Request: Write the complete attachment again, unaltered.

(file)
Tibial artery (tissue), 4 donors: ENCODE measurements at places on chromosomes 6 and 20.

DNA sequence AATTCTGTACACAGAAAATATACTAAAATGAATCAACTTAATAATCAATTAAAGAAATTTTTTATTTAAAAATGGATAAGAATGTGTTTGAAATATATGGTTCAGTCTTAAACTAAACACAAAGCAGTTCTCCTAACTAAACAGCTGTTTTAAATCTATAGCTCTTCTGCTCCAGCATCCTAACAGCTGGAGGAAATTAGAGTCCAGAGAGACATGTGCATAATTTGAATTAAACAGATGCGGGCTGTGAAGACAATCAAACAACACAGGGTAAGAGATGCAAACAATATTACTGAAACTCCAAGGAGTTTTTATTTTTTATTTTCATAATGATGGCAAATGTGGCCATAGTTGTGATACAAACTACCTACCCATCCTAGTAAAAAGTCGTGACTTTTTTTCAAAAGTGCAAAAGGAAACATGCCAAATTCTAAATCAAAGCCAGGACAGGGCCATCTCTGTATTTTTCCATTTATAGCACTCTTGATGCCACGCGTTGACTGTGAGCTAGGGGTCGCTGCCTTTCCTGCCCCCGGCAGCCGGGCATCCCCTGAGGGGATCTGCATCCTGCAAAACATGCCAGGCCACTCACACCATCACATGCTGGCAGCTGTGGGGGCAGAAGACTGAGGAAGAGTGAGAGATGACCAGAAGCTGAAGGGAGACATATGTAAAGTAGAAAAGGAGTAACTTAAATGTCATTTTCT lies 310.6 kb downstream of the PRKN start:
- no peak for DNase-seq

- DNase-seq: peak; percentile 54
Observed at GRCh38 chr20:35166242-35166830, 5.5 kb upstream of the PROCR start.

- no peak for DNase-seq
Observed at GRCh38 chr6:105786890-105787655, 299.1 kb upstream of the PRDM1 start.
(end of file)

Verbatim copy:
Tibial artery (tissue), 4 donors: ENCODE measurements at places on chromosomes 6 and 20.

DNA sequence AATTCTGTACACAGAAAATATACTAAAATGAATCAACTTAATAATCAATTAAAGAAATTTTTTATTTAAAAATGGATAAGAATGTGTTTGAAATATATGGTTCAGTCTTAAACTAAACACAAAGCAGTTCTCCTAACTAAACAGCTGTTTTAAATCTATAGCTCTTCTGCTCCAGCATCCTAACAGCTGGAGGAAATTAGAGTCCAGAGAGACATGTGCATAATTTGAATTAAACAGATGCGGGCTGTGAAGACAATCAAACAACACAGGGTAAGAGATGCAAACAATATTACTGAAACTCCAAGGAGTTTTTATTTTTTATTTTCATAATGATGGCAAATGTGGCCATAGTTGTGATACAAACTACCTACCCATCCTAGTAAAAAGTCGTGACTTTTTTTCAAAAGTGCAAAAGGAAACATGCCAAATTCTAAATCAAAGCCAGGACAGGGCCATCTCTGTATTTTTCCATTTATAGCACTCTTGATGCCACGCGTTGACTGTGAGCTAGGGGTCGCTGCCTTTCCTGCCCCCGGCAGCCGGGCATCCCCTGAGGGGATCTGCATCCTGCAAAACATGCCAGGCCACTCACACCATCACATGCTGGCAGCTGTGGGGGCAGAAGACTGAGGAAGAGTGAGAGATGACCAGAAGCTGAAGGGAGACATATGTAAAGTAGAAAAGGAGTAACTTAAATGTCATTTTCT lies 310.6 kb downstream of the PRKN start:
- no peak for DNase-seq

- DNase-seq: peak; percentile 54
Observed at GRCh38 chr20:35166242-35166830, 5.5 kb upstream of the PROCR start.

- no peak for DNase-seq
Observed at GRCh38 chr6:105786890-105787655, 299.1 kb upstream of the PRDM1 start.